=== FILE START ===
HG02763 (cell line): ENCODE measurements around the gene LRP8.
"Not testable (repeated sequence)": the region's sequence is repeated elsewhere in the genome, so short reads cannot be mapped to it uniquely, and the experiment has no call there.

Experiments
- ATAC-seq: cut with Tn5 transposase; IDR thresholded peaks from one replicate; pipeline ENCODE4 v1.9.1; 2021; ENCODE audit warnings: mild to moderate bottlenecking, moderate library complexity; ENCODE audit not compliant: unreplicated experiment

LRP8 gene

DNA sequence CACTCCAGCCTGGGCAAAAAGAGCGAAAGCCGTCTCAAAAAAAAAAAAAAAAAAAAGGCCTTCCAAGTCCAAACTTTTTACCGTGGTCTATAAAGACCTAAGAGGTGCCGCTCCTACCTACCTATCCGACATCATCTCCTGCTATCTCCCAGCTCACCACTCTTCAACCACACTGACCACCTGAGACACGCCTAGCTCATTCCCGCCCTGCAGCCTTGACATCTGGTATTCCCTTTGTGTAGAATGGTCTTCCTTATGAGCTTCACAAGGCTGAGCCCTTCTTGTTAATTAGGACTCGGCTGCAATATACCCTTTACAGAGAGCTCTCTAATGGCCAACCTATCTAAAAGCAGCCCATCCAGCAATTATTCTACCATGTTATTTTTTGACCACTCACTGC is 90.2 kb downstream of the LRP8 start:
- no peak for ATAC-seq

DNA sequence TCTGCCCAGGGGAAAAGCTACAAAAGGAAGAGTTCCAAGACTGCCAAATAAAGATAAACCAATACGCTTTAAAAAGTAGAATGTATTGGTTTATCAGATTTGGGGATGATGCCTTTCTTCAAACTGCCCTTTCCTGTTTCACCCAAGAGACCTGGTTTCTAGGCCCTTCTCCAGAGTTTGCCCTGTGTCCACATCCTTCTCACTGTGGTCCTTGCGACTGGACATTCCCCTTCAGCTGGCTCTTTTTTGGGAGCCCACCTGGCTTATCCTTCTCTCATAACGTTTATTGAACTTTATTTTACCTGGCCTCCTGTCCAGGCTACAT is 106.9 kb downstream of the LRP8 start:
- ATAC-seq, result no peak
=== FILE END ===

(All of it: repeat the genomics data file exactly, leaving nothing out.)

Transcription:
HG02763 (cell line): ENCODE measurements around the gene LRP8.
"Not testable (repeated sequence)": the region's sequence is repeated elsewhere in the genome, so short reads cannot be mapped to it uniquely, and the experiment has no call there.

Experiments
- ATAC-seq: cut with Tn5 transposase; IDR thresholded peaks from one replicate; pipeline ENCODE4 v1.9.1; 2021; ENCODE audit warnings: mild to moderate bottlenecking, moderate library complexity; ENCODE audit not compliant: unreplicated experiment

LRP8 gene

DNA sequence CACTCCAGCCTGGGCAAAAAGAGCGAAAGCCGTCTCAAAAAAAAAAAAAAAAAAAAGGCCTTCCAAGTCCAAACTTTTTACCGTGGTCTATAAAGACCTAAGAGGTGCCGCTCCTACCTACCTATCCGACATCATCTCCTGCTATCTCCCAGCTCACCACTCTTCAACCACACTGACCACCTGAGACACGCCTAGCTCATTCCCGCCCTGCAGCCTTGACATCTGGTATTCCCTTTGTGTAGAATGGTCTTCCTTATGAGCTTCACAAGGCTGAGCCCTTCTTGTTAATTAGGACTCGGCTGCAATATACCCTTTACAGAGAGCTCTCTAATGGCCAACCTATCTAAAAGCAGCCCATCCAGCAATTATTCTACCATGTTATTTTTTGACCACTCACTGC is 90.2 kb downstream of the LRP8 start:
- no peak for ATAC-seq

DNA sequence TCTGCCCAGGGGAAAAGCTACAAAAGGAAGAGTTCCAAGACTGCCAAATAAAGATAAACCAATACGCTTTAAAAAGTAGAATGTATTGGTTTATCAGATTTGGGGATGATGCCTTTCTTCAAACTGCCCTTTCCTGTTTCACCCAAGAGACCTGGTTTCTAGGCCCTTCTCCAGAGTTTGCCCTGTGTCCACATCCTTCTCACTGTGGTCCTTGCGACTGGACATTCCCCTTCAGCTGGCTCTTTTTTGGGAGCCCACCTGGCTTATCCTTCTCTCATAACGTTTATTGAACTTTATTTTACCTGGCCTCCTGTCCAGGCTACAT is 106.9 kb downstream of the LRP8 start:
- ATAC-seq, result no peak